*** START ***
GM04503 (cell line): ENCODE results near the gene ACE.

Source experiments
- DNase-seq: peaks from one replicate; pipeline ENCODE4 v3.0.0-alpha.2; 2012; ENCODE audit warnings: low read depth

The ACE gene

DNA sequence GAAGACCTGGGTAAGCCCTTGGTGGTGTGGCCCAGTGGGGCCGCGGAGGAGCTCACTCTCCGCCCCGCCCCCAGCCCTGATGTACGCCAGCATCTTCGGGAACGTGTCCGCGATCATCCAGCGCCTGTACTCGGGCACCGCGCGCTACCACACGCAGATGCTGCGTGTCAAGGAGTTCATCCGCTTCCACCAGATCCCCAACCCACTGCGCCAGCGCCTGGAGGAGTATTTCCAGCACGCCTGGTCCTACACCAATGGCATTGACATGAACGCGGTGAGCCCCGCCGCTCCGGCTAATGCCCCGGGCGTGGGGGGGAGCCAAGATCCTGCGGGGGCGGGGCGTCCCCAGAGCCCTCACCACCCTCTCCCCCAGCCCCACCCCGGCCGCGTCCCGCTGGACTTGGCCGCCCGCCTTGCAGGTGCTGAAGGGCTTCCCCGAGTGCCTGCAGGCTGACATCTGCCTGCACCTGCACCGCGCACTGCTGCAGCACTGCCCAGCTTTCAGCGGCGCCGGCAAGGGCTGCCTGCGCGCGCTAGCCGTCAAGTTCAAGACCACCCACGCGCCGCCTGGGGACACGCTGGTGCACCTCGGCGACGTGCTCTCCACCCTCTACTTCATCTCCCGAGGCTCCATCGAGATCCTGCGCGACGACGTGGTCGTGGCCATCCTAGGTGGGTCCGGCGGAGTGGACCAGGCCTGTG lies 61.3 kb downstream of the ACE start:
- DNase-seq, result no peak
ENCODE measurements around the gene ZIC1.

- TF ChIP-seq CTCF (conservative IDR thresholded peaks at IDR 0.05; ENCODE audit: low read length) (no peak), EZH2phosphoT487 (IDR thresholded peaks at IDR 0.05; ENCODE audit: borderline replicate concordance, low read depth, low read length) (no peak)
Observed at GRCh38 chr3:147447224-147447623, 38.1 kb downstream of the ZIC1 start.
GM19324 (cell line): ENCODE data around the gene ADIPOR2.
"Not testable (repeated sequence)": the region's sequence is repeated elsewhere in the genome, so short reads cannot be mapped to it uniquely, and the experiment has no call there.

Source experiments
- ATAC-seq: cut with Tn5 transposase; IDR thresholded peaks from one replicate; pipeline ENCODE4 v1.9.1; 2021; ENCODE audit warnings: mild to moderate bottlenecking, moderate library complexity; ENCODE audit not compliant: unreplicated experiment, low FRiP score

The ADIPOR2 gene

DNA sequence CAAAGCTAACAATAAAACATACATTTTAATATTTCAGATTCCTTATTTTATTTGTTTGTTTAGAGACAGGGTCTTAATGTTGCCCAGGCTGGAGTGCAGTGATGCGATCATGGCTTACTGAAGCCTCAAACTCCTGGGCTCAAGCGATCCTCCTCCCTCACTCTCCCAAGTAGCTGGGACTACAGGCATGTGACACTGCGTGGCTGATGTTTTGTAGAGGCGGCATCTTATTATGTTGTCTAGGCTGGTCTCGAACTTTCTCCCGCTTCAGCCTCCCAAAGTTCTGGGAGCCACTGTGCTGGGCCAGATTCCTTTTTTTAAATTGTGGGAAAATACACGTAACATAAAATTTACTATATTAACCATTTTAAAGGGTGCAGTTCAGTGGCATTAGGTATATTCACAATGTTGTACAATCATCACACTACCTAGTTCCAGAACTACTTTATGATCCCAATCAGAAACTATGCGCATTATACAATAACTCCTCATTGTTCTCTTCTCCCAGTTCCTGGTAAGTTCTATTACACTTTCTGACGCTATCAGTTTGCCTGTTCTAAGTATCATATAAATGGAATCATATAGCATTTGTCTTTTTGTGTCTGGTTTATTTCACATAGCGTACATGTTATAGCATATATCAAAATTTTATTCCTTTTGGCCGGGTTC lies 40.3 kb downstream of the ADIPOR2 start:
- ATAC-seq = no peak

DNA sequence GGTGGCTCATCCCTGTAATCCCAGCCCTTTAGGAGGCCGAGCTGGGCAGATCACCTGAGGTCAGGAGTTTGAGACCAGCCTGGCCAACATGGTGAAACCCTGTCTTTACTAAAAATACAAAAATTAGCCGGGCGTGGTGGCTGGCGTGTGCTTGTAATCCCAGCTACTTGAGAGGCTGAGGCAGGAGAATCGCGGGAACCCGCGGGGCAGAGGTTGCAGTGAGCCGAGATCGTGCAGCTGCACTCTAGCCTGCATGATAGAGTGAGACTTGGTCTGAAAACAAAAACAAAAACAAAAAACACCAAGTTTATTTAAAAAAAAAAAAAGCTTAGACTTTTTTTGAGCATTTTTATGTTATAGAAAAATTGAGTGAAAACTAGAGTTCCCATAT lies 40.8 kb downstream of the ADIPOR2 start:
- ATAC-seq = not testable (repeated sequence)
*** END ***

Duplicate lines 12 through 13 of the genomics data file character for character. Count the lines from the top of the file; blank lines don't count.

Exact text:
Source experiments
- ATAC-seq: cut with Tn5 transposase; IDR thresholded peaks from one replicate; pipeline ENCODE4 v1.9.1; 2021; ENCODE audit warnings: mild to moderate bottlenecking, moderate library complexity; ENCODE audit not compliant: unreplicated experiment, low FRiP score